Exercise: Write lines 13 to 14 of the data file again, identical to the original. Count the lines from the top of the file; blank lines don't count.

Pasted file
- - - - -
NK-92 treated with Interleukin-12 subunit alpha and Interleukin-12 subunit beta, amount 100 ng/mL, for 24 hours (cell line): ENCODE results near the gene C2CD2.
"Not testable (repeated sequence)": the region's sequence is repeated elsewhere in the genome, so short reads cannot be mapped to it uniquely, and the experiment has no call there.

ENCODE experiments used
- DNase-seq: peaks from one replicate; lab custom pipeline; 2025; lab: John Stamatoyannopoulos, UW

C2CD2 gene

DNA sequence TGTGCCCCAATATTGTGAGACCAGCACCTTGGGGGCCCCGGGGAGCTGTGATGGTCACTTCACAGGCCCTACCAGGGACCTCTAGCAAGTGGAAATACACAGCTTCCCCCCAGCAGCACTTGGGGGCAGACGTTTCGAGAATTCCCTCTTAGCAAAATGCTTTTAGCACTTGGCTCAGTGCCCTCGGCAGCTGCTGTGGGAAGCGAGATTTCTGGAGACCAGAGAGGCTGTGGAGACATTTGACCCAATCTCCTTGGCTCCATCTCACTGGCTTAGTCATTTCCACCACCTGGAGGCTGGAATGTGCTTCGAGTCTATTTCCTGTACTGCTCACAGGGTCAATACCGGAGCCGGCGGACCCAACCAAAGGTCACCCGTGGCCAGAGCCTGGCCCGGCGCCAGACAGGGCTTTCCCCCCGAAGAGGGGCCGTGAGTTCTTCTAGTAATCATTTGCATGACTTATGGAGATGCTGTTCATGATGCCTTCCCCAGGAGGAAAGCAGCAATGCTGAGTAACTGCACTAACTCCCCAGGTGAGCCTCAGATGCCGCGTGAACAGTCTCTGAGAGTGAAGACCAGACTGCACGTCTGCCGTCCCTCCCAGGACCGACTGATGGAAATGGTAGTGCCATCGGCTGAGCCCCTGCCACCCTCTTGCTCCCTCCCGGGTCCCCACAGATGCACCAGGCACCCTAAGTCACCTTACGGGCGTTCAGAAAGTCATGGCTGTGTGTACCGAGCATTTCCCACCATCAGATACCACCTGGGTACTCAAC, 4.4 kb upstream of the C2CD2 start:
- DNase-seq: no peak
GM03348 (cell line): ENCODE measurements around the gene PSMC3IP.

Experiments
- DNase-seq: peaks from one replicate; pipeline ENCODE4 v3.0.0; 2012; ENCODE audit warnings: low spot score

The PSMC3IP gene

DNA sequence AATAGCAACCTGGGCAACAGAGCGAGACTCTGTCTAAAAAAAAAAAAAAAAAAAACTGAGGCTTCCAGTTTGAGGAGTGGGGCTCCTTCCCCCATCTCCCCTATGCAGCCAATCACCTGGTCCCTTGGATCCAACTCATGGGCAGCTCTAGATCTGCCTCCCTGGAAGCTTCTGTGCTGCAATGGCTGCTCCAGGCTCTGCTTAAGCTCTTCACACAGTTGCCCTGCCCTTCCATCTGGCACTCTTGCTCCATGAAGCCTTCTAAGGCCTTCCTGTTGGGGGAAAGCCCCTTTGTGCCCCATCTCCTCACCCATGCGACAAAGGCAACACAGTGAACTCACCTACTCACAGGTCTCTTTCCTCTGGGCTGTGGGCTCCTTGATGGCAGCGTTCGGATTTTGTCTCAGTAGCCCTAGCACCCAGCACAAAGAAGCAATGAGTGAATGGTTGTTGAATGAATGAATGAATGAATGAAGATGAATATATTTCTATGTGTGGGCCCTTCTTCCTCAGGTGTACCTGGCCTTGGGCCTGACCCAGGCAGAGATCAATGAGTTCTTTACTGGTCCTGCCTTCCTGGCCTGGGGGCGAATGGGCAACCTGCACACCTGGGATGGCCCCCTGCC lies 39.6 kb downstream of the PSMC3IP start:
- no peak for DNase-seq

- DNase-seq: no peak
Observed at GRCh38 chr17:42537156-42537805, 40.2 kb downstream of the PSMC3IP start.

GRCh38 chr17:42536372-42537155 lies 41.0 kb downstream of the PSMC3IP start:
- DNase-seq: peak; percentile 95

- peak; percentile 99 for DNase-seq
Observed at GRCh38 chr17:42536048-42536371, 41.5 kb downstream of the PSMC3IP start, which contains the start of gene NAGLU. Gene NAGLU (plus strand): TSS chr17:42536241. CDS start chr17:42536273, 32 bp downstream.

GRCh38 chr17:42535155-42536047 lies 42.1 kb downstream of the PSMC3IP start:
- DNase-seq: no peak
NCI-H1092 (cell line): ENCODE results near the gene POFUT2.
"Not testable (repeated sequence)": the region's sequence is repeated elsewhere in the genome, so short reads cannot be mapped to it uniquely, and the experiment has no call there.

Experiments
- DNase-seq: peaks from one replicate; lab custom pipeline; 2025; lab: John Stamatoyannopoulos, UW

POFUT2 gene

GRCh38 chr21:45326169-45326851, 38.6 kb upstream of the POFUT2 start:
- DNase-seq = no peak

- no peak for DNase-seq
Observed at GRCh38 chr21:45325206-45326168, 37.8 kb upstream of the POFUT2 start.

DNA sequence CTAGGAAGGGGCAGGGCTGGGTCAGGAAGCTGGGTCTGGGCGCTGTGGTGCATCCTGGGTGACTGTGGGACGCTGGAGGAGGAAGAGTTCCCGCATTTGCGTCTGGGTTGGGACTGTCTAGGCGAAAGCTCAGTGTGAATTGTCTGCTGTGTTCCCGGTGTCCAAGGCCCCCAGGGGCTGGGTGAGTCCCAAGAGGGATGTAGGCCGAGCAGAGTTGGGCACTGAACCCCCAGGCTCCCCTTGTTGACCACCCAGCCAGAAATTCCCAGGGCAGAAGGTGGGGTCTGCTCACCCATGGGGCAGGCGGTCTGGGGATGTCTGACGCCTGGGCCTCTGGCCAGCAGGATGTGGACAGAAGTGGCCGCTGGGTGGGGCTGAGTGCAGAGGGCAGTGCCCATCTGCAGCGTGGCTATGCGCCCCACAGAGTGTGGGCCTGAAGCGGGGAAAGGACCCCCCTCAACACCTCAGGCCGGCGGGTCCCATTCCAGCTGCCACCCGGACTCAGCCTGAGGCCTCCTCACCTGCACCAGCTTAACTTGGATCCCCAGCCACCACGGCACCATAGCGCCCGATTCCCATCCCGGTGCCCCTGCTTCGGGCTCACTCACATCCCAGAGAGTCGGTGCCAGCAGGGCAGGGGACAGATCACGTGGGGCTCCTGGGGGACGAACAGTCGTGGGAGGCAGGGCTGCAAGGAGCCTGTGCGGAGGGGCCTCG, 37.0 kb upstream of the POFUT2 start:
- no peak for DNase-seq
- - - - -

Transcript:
- no peak for DNase-seq

- DNase-seq: no peak